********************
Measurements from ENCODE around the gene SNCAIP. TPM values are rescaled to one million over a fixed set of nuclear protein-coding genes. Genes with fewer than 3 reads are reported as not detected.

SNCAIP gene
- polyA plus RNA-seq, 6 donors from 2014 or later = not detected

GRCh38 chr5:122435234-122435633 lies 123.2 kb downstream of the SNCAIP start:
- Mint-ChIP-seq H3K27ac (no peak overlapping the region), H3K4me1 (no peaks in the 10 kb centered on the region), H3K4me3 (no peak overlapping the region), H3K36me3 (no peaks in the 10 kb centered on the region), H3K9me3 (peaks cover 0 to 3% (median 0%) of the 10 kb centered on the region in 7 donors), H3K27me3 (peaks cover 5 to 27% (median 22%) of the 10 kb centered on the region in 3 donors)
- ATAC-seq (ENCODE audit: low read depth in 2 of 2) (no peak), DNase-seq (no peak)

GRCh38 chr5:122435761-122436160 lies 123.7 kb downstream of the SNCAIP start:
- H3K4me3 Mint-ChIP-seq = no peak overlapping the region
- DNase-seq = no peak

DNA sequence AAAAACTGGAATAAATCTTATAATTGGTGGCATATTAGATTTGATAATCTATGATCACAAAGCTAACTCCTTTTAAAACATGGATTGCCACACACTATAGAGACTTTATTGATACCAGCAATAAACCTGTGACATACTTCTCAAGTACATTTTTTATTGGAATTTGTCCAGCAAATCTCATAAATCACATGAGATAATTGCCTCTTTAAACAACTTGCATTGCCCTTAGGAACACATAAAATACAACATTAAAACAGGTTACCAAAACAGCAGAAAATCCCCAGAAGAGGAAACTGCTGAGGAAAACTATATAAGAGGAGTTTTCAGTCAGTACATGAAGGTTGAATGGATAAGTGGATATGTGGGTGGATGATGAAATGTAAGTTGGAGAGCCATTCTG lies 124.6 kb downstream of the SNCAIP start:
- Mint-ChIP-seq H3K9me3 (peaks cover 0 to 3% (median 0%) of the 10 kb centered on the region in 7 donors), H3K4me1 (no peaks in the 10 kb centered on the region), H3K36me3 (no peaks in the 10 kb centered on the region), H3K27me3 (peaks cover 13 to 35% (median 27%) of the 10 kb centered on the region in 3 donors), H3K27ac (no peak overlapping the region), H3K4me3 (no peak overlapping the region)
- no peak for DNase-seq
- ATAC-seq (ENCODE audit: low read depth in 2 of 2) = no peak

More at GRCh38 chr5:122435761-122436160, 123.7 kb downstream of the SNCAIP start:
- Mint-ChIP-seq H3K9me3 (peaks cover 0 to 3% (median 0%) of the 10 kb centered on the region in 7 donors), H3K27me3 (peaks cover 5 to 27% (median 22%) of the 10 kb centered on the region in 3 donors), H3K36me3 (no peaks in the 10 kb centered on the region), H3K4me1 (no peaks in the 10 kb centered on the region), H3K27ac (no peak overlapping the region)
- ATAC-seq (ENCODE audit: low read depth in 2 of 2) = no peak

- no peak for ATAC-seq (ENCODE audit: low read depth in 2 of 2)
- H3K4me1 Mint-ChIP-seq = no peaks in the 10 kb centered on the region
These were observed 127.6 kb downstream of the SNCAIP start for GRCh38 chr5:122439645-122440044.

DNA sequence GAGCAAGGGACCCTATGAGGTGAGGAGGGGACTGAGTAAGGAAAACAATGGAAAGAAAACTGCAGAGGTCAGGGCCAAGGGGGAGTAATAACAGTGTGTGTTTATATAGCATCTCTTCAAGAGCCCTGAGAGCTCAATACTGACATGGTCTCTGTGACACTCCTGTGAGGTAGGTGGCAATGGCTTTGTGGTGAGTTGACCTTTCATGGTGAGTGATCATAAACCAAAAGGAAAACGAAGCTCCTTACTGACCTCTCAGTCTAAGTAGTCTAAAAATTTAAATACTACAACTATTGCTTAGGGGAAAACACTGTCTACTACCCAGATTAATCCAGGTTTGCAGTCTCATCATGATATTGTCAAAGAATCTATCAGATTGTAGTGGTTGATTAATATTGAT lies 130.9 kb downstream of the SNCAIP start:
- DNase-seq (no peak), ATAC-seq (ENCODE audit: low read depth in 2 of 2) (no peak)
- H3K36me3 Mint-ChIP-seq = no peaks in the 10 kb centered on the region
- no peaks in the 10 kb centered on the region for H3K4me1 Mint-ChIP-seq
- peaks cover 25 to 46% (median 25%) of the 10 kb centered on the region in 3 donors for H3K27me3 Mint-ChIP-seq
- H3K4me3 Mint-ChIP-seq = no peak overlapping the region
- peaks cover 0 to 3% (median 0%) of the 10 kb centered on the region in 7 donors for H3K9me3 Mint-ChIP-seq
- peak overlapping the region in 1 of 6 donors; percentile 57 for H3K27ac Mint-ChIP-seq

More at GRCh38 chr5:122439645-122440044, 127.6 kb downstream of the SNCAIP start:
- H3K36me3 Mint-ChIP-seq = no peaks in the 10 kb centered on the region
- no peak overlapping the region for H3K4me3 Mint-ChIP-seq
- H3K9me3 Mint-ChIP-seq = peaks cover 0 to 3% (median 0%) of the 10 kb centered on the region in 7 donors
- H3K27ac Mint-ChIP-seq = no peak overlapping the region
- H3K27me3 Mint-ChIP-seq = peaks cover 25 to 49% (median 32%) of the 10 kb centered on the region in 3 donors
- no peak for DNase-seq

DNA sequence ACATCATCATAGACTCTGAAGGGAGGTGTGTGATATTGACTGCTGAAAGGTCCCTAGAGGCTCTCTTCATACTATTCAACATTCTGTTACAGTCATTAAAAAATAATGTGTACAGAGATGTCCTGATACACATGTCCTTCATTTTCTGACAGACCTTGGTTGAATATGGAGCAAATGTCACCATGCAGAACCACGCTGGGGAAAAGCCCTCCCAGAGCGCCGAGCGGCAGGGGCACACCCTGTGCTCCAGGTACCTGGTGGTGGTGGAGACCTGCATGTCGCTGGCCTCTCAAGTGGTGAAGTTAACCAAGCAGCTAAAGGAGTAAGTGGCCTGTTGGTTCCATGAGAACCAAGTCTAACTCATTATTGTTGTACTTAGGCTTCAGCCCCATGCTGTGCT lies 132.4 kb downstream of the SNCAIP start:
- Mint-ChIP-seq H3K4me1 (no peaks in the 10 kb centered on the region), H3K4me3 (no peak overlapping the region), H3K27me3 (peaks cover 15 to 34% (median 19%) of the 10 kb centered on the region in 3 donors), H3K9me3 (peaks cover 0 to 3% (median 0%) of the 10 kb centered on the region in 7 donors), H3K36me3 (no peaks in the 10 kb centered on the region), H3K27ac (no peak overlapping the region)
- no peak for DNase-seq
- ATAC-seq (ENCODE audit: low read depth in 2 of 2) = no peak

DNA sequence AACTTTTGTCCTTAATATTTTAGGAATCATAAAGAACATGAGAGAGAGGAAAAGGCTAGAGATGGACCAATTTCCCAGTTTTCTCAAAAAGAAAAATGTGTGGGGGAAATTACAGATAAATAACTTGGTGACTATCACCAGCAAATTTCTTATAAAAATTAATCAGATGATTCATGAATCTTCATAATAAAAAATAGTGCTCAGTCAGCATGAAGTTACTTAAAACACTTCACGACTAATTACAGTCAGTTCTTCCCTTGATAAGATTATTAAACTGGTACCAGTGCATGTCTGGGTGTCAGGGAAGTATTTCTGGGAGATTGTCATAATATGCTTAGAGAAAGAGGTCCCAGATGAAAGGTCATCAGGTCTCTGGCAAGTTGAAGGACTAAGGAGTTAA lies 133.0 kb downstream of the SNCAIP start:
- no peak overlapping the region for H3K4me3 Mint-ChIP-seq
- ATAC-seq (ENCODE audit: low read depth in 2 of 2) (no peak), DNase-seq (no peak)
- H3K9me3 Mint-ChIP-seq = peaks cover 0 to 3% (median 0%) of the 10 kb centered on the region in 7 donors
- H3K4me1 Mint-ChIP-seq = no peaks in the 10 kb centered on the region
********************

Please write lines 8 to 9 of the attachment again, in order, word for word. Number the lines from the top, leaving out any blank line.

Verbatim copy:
- H3K4me3 Mint-ChIP-seq = no peak overlapping the region
- DNase-seq = no peak